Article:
The Church of Betting

Introduction to Arbitrage Betting

Introduction to Arbitrage Betting

Sports Arbitrage

I will now dive in into the betting strategy called Arbitrage Betting. As you have learnt from my previous article this is also the simplest and the most low-risk one. It is known by many names – Arbitrage Betting, Sports Arbitrage, “arbing”, Matched Betting, Scalping, Dutching or Sure Bets. They all mean the same thing and I will explain below what it means.

What is Arbitrage Betting?

Arbitrage Betting is the practice of betting on all possible outcomes of an event in different bookmakers in order to lock in a sure profit. I will give you a simple example of how that works. You have, say, a Bayern Munich – Schalke 04 game coming up. Let us have a look at the over/under 2.5 goals market in two different bookmakers, bet365 and Pinnacle. Imagine you get the following quotes from those two bookies:

 over 2.5under 2.5

As you see here bet365 anticipate the Over as less likely than Pinnacle do and vice versa for the Under. You can check my article explaining how to translate coefficients into probabilities. This divergence in opinion leads to divergence in coefficients, which creates an arbitrage opportunity for you. You will bet on all possible outcomes in o/u 2.5 using the highest coefficients available and will make a profit. It goes like this:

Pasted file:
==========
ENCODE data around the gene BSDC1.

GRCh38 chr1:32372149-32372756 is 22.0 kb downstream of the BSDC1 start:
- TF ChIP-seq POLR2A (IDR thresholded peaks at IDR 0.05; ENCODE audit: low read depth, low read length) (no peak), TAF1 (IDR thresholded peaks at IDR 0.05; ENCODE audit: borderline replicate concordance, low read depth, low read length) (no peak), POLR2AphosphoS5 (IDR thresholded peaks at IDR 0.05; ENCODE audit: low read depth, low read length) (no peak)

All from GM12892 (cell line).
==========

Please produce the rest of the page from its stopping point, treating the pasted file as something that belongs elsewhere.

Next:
over 2.5under 2.5you betif game o2.5if game u2.5
bet3651.532.6200 on o2.5200 * 1.53 = 3060
Pinnacle1.43.05100 on u2.50100 * 3.05 = 305

So you have bet a total of 300 and you will return either 305 or 306, by which you have scalped a profit of 5 bucks as a minimum. You managed to place a sure bet.

How does Arbitrage Betting come to be?

You probably ask yourself how often do those opportunities appear in practice and can you make use of them. In order to answer this question, let go through the lifetime of a typical arbitrage bet.

Relative to all betting markets in existence in any single point, markets offering arbitrage opportunities are relatively few. However, since there are tenths of thousands of different betting markets every day, you can still come around hundreds of arbitrage opportunities daily. And yet, dutching pairs appear only occasionally and don’t last long. Why is that so?

In general, bookmakers do their best not to offer arbitrage opportunities to their clients. Retail bookmakers lose from arbitrage and this hurts their profit, so they hate it. However, they can’t help it. It is all routed in their business model.